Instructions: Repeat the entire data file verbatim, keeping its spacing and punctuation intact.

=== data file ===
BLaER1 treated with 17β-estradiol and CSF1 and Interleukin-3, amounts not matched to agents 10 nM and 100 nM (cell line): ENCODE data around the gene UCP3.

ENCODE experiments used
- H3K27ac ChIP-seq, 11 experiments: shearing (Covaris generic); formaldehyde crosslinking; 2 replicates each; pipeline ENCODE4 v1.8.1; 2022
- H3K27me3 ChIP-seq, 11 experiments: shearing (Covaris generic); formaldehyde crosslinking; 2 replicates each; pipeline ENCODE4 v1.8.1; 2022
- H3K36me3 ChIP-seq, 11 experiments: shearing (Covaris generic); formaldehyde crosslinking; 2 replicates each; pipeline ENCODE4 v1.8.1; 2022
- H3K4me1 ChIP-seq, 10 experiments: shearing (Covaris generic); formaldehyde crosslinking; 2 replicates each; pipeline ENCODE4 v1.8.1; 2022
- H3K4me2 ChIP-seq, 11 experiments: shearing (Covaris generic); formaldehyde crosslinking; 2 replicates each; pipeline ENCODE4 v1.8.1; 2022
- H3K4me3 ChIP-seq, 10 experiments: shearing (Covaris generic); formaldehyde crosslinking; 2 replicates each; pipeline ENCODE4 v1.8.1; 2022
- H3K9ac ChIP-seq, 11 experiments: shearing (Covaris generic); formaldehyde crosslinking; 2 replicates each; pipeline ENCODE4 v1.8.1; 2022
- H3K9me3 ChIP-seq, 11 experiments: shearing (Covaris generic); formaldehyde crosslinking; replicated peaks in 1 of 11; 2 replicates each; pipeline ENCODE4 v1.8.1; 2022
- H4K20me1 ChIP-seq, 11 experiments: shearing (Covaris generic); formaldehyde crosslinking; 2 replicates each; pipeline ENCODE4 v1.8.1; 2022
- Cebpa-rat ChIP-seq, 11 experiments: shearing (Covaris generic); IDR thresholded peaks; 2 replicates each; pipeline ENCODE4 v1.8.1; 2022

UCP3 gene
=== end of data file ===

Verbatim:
BLaER1 treated with 17β-estradiol and CSF1 and Interleukin-3, amounts not matched to agents 10 nM and 100 nM (cell line): ENCODE data around the gene UCP3.

ENCODE experiments used
- H3K27ac ChIP-seq, 11 experiments: shearing (Covaris generic); formaldehyde crosslinking; 2 replicates each; pipeline ENCODE4 v1.8.1; 2022
- H3K27me3 ChIP-seq, 11 experiments: shearing (Covaris generic); formaldehyde crosslinking; 2 replicates each; pipeline ENCODE4 v1.8.1; 2022
- H3K36me3 ChIP-seq, 11 experiments: shearing (Covaris generic); formaldehyde crosslinking; 2 replicates each; pipeline ENCODE4 v1.8.1; 2022
- H3K4me1 ChIP-seq, 10 experiments: shearing (Covaris generic); formaldehyde crosslinking; 2 replicates each; pipeline ENCODE4 v1.8.1; 2022
- H3K4me2 ChIP-seq, 11 experiments: shearing (Covaris generic); formaldehyde crosslinking; 2 replicates each; pipeline ENCODE4 v1.8.1; 2022
- H3K4me3 ChIP-seq, 10 experiments: shearing (Covaris generic); formaldehyde crosslinking; 2 replicates each; pipeline ENCODE4 v1.8.1; 2022
- H3K9ac ChIP-seq, 11 experiments: shearing (Covaris generic); formaldehyde crosslinking; 2 replicates each; pipeline ENCODE4 v1.8.1; 2022
- H3K9me3 ChIP-seq, 11 experiments: shearing (Covaris generic); formaldehyde crosslinking; replicated peaks in 1 of 11; 2 replicates each; pipeline ENCODE4 v1.8.1; 2022
- H4K20me1 ChIP-seq, 11 experiments: shearing (Covaris generic); formaldehyde crosslinking; 2 replicates each; pipeline ENCODE4 v1.8.1; 2022
- Cebpa-rat ChIP-seq, 11 experiments: shearing (Covaris generic); IDR thresholded peaks; 2 replicates each; pipeline ENCODE4 v1.8.1; 2022

UCP3 gene